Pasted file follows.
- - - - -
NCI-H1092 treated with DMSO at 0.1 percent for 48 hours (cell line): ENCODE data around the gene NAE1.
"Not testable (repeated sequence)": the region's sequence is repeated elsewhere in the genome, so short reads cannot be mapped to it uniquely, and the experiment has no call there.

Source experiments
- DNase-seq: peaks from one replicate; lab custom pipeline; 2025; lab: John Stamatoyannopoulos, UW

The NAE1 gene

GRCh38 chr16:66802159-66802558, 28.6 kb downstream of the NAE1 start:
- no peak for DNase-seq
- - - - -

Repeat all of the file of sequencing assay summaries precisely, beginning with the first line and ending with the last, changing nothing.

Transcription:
NCI-H1092 treated with DMSO at 0.1 percent for 48 hours (cell line): ENCODE data around the gene NAE1.
"Not testable (repeated sequence)": the region's sequence is repeated elsewhere in the genome, so short reads cannot be mapped to it uniquely, and the experiment has no call there.

Source experiments
- DNase-seq: peaks from one replicate; lab custom pipeline; 2025; lab: John Stamatoyannopoulos, UW

The NAE1 gene

GRCh38 chr16:66802159-66802558, 28.6 kb downstream of the NAE1 start:
- no peak for DNase-seq